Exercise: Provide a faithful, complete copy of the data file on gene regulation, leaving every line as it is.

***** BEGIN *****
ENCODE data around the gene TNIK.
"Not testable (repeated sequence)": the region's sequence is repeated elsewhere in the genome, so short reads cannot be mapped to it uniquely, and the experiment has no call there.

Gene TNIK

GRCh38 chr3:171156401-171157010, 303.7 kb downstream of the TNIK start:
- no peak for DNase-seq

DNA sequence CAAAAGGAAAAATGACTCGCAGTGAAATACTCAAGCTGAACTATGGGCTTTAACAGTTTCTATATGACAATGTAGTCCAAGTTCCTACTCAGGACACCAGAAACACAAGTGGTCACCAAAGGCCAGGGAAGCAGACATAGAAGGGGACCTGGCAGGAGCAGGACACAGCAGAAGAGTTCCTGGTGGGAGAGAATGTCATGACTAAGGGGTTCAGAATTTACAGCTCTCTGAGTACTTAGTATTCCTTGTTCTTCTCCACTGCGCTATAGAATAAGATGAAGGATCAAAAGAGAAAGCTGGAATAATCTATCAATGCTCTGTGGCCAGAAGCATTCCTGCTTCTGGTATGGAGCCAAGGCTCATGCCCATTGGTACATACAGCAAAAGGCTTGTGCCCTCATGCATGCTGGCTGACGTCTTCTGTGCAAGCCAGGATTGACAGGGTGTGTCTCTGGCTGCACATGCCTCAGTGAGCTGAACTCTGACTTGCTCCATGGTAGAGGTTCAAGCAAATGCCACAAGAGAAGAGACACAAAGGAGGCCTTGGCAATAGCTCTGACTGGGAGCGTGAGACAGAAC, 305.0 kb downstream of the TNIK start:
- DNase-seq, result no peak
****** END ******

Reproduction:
ENCODE data around the gene TNIK.
"Not testable (repeated sequence)": the region's sequence is repeated elsewhere in the genome, so short reads cannot be mapped to it uniquely, and the experiment has no call there.

Gene TNIK

GRCh38 chr3:171156401-171157010, 303.7 kb downstream of the TNIK start:
- no peak for DNase-seq

DNA sequence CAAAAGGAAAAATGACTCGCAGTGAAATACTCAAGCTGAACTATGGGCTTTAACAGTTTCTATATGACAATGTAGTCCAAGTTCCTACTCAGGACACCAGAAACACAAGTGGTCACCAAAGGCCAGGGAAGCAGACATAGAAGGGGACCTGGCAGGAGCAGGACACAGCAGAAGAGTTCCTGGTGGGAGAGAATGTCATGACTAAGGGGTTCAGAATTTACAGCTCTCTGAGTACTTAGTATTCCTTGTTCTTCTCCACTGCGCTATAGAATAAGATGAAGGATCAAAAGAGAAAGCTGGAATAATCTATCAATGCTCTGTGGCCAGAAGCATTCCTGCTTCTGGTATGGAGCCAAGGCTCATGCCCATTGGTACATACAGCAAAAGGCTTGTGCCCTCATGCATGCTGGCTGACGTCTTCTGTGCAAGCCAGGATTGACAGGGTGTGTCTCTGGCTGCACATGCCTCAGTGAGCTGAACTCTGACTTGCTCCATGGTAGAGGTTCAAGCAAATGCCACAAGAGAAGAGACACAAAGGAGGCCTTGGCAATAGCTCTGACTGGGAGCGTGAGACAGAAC, 305.0 kb downstream of the TNIK start:
- DNase-seq, result no peak